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Seasonal differences in baseline innate immune function are better explained by environment than annual cycle stage in a year‐round breeding tropical songbird
- Nwaogu, Chima J., Cresswell, Will, Versteegh, Maaike A., Tieleman, B. Irene
- The journal of animal ecology 2019 v.88 no.4 pp. 537-553
- Pycnonotus, antigens, breeding, dry season, environmental factors, females, haptoglobins, hemagglutination, hemolysis, innate immunity, life history, molting, nitric oxide, rain, risk, seasonal variation, songbirds, wet season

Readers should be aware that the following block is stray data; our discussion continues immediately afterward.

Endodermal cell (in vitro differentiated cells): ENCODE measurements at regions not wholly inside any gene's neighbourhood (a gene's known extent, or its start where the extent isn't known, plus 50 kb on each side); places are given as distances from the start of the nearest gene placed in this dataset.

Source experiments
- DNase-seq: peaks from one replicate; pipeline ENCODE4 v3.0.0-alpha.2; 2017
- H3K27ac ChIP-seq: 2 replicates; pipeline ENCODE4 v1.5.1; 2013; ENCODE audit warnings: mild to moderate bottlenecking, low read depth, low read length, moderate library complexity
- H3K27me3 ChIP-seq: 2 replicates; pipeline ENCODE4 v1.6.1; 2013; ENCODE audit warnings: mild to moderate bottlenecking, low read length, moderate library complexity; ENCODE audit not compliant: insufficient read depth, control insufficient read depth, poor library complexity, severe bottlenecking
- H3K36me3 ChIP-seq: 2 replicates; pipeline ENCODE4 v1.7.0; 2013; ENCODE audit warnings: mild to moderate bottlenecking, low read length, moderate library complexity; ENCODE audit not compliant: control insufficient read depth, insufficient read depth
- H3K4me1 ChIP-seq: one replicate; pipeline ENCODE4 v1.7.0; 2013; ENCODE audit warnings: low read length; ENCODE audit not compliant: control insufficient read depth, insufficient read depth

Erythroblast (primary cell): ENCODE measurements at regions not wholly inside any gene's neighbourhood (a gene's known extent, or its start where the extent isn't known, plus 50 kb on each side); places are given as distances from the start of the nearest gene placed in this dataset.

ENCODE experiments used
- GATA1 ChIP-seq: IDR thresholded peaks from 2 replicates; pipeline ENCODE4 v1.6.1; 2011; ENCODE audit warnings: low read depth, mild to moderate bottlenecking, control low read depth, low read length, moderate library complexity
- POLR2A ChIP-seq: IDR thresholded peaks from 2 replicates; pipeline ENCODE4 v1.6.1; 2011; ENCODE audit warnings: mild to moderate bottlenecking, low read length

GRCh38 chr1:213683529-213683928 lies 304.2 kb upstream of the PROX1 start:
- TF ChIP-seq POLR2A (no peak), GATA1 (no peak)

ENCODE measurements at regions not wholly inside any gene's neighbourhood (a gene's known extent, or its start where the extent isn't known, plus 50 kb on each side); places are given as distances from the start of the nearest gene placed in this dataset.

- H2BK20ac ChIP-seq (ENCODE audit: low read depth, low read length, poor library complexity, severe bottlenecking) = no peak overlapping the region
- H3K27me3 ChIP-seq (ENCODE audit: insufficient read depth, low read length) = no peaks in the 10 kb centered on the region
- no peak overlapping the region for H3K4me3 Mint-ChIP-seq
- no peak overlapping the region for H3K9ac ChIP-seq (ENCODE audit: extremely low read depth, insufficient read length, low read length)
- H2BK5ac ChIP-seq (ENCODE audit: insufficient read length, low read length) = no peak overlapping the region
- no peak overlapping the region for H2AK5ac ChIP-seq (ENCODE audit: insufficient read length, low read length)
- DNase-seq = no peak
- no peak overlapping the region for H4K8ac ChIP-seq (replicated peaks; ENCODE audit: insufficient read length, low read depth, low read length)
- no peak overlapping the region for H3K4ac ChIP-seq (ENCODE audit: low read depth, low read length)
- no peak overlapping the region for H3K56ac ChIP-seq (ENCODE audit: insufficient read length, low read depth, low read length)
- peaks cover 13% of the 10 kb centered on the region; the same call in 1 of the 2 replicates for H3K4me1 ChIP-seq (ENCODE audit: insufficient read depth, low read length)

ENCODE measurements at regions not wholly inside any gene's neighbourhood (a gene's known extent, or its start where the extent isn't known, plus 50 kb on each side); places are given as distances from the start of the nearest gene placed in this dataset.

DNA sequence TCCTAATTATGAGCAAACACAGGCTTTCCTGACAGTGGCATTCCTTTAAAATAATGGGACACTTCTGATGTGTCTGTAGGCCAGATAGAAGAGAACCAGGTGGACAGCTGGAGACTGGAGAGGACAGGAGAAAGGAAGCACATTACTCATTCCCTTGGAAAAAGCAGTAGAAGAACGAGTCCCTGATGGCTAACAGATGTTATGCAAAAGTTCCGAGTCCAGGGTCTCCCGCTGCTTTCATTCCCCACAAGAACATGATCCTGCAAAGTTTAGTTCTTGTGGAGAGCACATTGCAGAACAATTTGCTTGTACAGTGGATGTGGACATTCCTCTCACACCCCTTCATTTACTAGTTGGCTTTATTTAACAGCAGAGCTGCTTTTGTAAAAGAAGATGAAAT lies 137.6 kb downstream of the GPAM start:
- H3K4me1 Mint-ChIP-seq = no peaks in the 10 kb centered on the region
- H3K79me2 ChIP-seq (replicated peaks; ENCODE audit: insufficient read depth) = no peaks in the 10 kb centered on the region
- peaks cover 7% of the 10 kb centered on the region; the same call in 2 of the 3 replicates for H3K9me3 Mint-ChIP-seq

- Seasonal variation in innate immunity is often attributed to either temporal environmental variation or to life‐history trade‐offs that arise from specific annual cycle stages but decoupling them is difficult in natural populations. Here, we effectively decouple seasonal environmental variation from annual cycle stage effects by exploiting cross‐seasonal breeding and moult in the tropical Common Bulbul Pycnonotus barbatus. We test how annual cycle stage interacts with a key seasonal environmental variable, rainfall, to determine immunity at population and individual level. If immune challenge varies with precipitation, we might expect immune function to be higher in the wet season due to increased environmental productivity. If breeding or moult imposes resource constraints on birds, depending on or independent of precipitation, we might expect lower immune indices during breeding or moult. We sampled blood from 818 birds in four annual cycle stage categories: breeding, moult, simultaneous breeding and moulting, or neither. We quantified indices of innate immunity (haptoglobin, nitric oxide (NOₓ) and ovotransferrin concentrations, and haemagglutination and haemolysis titres) over two annual cycles of wet and dry seasons. Environment (but not annual cycle stage or interactions between both) explained variation in all immune indices, except NOₓ. NOₓ concentration differed between annual cycle stages but not between seasons. However, within the wet season, haptoglobin, NOₓ, ovotransferrin and haemolysis differed significantly between breeding and non‐breeding females. Aside from some recorded inconsistencies, population level results were largely similar to results within individuals that were measured repeatedly. Unexpectedly, most immune indices were higher in the dry season and during breeding. Higher immune indices may be explained if fewer or poorer quality resources force birds to increase social contact, thereby exposing individuals to novel antigens and increased infection risk, independently of environmental productivity. Breeding birds may also show higher immunity if less immune‐competent and/or infected females omit breeding. We conclude that seasonal environmental variation impacts immunity more directly in natural animal populations than via resource trade‐offs. In addition, immune indices were more often variable within than among individuals, but some indices are characteristic of individuals, and so may offer selective advantages if heritable.